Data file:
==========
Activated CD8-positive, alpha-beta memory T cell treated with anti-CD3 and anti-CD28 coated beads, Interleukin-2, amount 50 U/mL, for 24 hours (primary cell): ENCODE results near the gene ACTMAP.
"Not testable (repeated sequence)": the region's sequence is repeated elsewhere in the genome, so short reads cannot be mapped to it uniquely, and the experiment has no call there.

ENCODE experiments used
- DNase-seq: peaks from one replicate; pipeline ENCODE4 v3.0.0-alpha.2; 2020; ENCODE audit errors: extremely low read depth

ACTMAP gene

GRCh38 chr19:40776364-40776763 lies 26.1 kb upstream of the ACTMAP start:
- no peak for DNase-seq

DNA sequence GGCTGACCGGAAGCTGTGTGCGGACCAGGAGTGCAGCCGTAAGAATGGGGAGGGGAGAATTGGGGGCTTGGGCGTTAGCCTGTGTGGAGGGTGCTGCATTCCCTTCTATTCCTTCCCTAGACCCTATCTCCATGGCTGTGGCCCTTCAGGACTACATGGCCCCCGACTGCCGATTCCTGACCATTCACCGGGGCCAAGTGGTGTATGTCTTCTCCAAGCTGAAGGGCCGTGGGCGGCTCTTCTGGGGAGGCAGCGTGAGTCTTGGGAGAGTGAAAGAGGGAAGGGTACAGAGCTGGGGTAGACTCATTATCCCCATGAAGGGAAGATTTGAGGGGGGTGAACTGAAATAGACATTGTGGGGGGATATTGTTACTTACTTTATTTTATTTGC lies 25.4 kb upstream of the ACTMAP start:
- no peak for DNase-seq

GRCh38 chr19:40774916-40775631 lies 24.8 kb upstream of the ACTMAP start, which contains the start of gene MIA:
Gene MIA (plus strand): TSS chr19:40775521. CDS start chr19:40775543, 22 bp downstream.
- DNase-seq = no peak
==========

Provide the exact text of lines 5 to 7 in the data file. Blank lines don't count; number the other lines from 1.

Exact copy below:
ACTMAP gene

GRCh38 chr19:40776364-40776763 lies 26.1 kb upstream of the ACTMAP start:
- no peak for DNase-seq